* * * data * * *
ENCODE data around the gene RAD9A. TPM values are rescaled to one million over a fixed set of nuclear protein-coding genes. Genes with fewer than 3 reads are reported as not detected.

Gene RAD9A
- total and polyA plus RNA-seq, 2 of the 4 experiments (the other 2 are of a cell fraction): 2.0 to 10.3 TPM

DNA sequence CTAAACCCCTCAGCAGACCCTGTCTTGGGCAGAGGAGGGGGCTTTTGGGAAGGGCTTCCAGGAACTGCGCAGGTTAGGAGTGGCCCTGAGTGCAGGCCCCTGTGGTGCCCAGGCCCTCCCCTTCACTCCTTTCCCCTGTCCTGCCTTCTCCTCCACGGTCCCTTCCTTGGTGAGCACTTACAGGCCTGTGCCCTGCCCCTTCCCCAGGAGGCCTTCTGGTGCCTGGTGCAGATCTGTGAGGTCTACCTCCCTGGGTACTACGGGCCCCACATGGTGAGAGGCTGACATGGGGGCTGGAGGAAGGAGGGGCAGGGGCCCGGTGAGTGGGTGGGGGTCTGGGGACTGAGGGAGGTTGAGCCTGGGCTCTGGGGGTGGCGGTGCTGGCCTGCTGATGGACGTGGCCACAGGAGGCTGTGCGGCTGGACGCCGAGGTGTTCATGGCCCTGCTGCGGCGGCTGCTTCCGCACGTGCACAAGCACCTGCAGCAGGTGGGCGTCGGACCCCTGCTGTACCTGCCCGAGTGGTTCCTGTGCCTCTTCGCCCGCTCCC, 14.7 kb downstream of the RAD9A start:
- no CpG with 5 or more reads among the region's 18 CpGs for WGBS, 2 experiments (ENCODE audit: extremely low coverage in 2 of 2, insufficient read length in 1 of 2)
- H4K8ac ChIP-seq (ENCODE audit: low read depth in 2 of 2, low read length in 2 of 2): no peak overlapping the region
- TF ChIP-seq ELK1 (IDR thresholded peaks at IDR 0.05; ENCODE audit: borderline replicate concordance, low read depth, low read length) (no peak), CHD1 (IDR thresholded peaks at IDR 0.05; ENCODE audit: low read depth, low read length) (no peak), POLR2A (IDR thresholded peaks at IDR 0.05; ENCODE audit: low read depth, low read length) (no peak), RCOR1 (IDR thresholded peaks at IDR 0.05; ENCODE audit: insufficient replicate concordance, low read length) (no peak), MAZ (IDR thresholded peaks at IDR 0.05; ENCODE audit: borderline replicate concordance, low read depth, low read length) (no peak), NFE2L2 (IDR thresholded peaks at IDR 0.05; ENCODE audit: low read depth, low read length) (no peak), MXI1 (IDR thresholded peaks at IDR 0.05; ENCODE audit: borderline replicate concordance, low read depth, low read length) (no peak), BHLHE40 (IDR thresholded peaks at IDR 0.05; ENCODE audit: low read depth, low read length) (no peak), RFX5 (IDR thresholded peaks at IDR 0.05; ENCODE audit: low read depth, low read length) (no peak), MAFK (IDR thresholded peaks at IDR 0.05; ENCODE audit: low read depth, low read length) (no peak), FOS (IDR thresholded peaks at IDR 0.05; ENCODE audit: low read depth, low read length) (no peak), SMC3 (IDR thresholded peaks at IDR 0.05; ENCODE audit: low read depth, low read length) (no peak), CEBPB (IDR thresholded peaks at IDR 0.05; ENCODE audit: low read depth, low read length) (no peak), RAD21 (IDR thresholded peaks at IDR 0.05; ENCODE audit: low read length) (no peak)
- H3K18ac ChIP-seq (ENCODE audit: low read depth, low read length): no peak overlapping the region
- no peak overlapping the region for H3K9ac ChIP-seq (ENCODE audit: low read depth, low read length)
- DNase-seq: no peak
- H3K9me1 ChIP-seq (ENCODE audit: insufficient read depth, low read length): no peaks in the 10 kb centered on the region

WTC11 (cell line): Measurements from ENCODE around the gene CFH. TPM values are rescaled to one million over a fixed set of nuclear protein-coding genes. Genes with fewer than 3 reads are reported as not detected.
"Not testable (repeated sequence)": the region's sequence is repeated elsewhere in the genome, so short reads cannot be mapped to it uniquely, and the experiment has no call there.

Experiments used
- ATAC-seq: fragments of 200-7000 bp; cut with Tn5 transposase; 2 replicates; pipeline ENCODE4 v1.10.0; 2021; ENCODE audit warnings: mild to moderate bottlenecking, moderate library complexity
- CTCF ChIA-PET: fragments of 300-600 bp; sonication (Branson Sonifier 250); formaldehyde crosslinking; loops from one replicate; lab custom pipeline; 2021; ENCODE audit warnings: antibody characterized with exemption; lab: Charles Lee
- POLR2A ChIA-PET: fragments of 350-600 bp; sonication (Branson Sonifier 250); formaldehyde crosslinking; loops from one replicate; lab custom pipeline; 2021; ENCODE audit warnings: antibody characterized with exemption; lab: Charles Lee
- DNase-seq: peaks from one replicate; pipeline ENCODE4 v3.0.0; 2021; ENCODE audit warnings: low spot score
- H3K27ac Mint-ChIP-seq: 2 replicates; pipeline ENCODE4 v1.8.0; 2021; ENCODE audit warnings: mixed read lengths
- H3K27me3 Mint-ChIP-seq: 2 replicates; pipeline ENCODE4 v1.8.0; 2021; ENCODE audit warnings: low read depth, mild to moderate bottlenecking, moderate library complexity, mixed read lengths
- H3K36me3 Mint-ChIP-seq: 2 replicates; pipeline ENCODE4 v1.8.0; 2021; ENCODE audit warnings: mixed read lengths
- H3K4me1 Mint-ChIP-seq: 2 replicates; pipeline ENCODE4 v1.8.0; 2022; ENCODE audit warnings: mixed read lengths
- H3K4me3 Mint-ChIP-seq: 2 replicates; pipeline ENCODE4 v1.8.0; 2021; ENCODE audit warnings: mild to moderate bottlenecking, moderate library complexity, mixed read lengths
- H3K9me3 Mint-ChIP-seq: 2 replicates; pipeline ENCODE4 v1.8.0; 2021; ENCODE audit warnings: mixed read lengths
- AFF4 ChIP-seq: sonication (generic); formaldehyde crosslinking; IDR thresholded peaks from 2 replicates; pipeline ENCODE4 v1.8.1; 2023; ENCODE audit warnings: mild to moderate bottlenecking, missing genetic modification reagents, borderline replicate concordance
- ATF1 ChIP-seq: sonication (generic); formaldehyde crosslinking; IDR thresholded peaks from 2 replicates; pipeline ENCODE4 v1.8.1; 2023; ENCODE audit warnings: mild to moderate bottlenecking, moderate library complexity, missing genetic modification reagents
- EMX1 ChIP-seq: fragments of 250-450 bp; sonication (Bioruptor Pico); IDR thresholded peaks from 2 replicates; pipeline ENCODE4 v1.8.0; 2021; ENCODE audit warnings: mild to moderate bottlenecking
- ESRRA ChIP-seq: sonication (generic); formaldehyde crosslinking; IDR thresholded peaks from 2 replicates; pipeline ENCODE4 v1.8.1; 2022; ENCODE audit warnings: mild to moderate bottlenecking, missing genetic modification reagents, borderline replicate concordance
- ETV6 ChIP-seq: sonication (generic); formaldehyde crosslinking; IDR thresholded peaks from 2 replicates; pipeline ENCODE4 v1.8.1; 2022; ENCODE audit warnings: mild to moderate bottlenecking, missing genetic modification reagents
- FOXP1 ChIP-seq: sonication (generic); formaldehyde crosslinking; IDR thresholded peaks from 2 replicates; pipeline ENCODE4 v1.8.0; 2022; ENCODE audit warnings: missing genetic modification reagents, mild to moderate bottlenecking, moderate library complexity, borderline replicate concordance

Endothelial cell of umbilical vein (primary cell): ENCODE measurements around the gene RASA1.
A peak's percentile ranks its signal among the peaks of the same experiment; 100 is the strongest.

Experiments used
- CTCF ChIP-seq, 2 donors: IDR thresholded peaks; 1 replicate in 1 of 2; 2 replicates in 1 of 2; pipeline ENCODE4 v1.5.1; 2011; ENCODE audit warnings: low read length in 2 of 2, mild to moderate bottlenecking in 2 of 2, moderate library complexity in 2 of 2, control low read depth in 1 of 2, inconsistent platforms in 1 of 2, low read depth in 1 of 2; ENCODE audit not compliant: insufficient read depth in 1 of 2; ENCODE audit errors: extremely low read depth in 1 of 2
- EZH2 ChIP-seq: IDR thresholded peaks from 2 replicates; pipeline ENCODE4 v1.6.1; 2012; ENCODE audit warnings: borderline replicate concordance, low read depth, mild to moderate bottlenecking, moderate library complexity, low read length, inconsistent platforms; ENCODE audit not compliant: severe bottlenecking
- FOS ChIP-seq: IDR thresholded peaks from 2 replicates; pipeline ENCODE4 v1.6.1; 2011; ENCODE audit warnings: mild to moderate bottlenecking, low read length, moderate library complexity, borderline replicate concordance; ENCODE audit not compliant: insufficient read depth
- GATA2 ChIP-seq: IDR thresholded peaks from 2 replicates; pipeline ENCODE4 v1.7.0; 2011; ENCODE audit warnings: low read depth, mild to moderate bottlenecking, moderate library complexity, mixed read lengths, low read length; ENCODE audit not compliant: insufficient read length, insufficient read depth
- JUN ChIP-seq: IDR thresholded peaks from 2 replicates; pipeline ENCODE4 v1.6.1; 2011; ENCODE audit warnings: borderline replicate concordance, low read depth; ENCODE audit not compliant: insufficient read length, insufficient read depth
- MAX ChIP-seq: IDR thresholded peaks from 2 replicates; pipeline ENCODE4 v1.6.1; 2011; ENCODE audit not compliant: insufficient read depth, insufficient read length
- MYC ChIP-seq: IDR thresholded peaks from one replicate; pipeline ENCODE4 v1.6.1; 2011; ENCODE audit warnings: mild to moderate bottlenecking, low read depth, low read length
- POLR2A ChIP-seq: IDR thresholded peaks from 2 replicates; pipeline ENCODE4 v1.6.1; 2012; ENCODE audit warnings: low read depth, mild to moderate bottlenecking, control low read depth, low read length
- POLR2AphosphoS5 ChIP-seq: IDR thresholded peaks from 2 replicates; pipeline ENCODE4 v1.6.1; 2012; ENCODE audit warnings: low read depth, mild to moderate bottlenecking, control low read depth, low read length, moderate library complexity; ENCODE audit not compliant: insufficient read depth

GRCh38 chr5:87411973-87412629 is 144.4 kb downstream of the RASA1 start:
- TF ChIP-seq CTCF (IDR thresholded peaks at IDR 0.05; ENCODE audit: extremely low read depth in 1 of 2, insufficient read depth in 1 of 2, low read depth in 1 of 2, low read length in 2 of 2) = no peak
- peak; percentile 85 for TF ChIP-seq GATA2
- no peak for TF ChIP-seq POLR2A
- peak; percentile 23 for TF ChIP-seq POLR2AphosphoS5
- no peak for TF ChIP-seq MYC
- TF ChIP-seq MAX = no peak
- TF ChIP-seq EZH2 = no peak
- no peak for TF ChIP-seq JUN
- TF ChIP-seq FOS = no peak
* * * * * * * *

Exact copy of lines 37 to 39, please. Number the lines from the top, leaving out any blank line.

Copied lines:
- GATA2 ChIP-seq: IDR thresholded peaks from 2 replicates; pipeline ENCODE4 v1.7.0; 2011; ENCODE audit warnings: low read depth, mild to moderate bottlenecking, moderate library complexity, mixed read lengths, low read length; ENCODE audit not compliant: insufficient read length, insufficient read depth
- JUN ChIP-seq: IDR thresholded peaks from 2 replicates; pipeline ENCODE4 v1.6.1; 2011; ENCODE audit warnings: borderline replicate concordance, low read depth; ENCODE audit not compliant: insufficient read length, insufficient read depth
- MAX ChIP-seq: IDR thresholded peaks from 2 replicates; pipeline ENCODE4 v1.6.1; 2011; ENCODE audit not compliant: insufficient read depth, insufficient read length